So, Your Ambition is to Become a Circus Fat Lady?!

Part II

By Ken Hutchins

 

 

For the upcoming SuperSlow® Convention this year, we have assembled a diverse spectrum of speakers on diet. I believe that this will foster an open comparison of the issues.

 

My views are slowly changing on diet, but mostly in areas of micronutrients, not so much macronutrients. And while I surprise myself by permitting those who would argue against calorie counting to speak at all, I still feel obligated to state my strongest argument for calorie counting before allowing the sequitors to proceed before the premise, so to speak.

 

There are many health issues that are affected by diet. It is important to note that what one eats may make a tremendous difference for some conditions. My stance is that, with regard to obesity, what you eat is not nearly as important as how much you eat in terms of caloric quantity, regardless of the quality or identity of the food.

 

Therefore, in this article, I am not addressing any condition directly other than obesity. For instance, I am not addressing food allergies, diabetes, gout, arteriosclerosis or a host of other concerns. These other concerns are beyond the scope of my present understanding. Hence, we proceed with a diet discussion regarding fat almost exclusively.

 

Many healthcare workers hear patients state some of the following answers when asked if they are counting their calories as a means to reduce body fat:

 

• “I don’t like to count calories.”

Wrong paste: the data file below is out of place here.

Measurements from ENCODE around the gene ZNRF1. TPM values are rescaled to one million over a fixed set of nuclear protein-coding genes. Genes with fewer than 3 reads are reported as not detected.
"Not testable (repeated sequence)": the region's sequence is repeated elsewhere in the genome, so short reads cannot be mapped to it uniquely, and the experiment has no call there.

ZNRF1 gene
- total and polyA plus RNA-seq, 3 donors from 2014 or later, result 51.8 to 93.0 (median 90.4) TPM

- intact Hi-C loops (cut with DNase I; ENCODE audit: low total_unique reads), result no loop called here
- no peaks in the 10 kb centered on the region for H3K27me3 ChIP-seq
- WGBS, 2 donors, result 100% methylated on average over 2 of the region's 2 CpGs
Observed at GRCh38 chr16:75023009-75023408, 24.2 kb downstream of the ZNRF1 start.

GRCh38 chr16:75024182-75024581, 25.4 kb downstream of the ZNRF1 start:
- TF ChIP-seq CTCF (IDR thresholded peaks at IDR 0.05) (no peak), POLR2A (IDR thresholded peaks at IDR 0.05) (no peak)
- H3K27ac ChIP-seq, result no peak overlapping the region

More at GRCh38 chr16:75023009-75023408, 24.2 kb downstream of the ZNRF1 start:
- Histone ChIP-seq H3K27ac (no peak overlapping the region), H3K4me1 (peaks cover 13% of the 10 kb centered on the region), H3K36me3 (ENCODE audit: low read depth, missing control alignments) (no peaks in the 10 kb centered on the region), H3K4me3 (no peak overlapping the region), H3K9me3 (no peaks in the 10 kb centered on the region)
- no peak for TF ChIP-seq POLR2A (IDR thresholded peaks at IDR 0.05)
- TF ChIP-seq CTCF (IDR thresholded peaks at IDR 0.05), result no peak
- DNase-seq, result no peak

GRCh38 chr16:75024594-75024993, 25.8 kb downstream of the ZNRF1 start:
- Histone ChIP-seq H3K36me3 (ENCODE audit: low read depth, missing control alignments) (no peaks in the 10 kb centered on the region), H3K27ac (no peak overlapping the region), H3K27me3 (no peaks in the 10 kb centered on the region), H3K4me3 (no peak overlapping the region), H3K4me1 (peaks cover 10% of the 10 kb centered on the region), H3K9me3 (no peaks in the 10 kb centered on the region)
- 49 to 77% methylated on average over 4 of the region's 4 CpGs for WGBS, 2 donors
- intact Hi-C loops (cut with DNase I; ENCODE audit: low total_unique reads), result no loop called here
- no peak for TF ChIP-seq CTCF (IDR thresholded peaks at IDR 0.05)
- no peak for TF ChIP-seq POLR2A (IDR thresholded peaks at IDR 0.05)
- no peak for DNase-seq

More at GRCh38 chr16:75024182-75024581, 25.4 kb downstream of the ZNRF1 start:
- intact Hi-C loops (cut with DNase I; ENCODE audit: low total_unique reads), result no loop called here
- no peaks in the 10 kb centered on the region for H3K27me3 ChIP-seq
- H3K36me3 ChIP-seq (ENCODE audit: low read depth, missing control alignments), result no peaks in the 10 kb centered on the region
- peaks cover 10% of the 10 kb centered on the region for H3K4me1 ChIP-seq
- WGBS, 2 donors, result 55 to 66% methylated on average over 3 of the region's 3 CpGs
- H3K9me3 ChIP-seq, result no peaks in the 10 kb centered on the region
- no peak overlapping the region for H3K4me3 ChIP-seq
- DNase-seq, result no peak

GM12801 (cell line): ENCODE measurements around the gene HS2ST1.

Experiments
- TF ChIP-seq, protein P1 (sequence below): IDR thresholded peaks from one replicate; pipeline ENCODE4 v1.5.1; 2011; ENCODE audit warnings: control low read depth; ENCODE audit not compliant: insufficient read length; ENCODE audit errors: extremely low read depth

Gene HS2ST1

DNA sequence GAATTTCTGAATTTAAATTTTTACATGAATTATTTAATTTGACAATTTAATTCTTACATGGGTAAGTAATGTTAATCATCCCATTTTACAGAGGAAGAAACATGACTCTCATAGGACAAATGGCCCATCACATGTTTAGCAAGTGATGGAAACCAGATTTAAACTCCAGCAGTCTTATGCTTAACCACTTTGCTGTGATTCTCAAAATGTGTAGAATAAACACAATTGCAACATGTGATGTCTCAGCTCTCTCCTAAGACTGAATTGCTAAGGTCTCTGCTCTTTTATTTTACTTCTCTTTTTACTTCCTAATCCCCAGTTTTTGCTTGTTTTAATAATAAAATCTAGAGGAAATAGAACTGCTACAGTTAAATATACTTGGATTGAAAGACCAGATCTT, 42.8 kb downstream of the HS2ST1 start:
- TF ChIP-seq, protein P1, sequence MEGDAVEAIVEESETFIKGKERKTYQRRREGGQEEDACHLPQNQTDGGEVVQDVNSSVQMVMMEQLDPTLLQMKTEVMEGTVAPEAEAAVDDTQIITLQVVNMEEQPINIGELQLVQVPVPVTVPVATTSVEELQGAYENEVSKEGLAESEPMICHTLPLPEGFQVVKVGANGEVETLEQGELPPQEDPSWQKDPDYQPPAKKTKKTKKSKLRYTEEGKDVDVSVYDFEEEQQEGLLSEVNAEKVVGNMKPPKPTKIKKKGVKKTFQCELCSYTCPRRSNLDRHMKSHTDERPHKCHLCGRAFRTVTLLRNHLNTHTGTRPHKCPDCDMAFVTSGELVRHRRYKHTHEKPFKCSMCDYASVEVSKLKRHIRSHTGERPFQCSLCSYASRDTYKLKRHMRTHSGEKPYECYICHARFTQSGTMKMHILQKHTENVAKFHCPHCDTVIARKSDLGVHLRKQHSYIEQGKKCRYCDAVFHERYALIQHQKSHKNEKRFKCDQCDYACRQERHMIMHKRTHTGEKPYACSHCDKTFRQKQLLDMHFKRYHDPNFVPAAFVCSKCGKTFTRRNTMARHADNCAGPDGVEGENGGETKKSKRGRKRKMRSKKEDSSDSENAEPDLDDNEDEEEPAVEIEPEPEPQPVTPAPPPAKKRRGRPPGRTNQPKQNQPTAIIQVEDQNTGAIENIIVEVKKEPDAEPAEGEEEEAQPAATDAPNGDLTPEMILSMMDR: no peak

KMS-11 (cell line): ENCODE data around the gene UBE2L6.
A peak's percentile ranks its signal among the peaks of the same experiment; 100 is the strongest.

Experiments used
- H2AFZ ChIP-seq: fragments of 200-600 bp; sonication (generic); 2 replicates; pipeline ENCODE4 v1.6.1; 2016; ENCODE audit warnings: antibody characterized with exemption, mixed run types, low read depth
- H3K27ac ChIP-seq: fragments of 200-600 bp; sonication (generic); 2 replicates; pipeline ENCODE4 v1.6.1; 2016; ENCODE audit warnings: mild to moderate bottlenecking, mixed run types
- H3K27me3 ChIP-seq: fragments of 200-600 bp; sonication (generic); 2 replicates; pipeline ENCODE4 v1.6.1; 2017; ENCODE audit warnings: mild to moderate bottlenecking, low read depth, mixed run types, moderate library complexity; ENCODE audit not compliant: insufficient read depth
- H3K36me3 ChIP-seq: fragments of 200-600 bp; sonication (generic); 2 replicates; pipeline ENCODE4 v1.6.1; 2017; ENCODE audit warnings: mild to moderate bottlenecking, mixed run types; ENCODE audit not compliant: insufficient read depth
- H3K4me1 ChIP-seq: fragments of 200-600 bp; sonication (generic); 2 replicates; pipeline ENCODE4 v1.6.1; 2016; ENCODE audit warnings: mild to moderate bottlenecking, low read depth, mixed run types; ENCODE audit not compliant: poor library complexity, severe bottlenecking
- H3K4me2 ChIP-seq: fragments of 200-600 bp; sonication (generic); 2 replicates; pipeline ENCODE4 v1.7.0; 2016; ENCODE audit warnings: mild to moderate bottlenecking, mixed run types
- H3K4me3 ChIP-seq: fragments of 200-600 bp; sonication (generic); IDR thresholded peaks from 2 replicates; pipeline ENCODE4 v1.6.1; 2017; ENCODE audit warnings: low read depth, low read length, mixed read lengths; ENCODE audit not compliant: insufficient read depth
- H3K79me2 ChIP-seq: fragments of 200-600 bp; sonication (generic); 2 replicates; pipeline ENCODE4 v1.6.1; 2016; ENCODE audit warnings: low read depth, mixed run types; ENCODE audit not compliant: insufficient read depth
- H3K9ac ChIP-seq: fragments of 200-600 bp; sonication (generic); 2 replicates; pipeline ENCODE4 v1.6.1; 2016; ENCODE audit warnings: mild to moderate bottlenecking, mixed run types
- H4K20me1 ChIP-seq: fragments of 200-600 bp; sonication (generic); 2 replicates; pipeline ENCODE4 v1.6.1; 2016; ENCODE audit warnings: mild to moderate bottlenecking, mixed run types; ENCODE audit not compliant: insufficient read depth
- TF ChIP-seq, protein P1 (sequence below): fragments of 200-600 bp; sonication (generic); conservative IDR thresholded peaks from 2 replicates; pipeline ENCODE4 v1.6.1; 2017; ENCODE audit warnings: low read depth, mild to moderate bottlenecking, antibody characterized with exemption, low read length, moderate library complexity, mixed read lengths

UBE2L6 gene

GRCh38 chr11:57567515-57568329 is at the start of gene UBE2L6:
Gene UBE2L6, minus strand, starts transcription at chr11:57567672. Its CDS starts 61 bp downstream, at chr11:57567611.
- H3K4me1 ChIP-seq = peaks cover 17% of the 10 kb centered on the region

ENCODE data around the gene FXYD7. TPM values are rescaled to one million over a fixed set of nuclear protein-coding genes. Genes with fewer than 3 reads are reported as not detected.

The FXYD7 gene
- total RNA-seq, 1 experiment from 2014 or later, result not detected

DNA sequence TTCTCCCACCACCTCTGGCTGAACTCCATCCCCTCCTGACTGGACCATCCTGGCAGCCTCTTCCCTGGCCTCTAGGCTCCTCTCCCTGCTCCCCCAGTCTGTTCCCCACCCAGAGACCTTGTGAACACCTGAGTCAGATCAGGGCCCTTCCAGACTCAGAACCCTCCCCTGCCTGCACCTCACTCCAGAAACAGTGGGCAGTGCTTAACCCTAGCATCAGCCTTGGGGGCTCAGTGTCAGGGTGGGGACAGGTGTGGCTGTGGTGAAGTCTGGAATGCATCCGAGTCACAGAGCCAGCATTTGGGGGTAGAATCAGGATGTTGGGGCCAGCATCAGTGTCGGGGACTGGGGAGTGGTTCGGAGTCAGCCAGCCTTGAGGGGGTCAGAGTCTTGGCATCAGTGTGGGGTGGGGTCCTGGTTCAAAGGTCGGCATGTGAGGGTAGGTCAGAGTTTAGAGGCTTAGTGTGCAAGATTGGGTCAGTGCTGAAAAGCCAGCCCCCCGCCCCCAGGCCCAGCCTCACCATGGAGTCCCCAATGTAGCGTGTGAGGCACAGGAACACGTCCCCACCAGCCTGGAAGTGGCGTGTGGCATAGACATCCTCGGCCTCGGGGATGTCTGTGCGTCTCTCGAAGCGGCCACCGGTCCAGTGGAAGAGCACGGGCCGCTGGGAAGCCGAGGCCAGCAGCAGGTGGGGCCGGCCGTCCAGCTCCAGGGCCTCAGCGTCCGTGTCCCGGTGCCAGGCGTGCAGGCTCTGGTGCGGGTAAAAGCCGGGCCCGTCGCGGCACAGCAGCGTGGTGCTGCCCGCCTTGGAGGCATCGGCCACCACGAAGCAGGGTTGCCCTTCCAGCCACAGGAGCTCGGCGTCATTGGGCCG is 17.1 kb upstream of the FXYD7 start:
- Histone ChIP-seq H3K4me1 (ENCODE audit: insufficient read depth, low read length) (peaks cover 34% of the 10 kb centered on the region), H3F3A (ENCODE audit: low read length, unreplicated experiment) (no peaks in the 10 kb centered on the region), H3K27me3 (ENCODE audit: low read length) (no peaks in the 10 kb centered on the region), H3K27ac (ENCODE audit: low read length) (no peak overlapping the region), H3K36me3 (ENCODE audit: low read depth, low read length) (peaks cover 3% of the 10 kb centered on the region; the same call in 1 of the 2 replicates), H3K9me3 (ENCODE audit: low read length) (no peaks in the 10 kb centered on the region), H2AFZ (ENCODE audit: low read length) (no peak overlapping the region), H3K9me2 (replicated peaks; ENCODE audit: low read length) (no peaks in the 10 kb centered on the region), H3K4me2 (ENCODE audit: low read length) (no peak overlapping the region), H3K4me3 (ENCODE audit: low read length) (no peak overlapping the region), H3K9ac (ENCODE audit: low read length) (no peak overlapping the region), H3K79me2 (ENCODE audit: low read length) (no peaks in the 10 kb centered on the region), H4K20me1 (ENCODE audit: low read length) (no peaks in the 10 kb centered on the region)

• “When I count calories, it just makes me eat more.”

• “I don’t count calories, but I watch what I eat.”

• “I don’t count calories, but I eat healthy.”

• “Counting calories has never worked for me.”

• “I don’t count calories, but I count fat grams.”

• “I don’t count calories, but I count carbohydrates.”

 

I still believe strongly in three principles regarding diet and body fat:

• I am that fat because I eat that much. (The problem resides in the fact that we must define what that represents.)

• The Calorie is the only unit of measurement that exists as a common denominator for all three macronutrients regarding their food energy values (to determine what that is).

• For energy needs, the body can interconvert, to greater or lesser degrees, between the macronutrients (uphold-ing the first law of thermodynamics: Energy can neither be created nor destroyed).

 

I admit that the preceding principles may not be perfect, but we must at least start here as a grounding in the analysis. And I am afraid that few people are properly grounded as they commence their journey into nutrition study and conclusion.

 

If I cause a car wreck where someone is maimed, my insurance company is pledged to compensate the injured with a money settlement. Will the money settlement make the injured person perfectly whole again?… No. Does it really fix the discrepancy?… No. But it is the only system we have to right a wrong. It is an imperfect system, but it is the best solution we have.

 

Much the same is true of counting calories. Is counting calories perfect?... No. Does it truly reflect all that the body does with the food energy?... No. But I believe that it is the best that can be hoped for.

 

To be sure, there are many other factors to consider in controlling body fat. The glycemic index is one extremely important factor that has emerged in recent years. But I do not believe that use of the glycemic index obviates our fundamental dependency on calorie counting.

 

The Check Book Analogy – When I was 23 and stationed with the Air Force in Abilene, Texas, I kept a checking account in Lubbock. On two occasions I lost track of my balance and risked overdraft. This occurred merely because I failed to keep good records.

 

Fortunately, I had some older friends in Lubbock who owned the Lincoln/Mercury dealership and who covered my account for me. The feared discrepancies did not involve much money, but they did require one of my friends to leave his busy management position twice for nuisance trips to my bank. On my next visit to Lubbock I got some strong and very sage advice.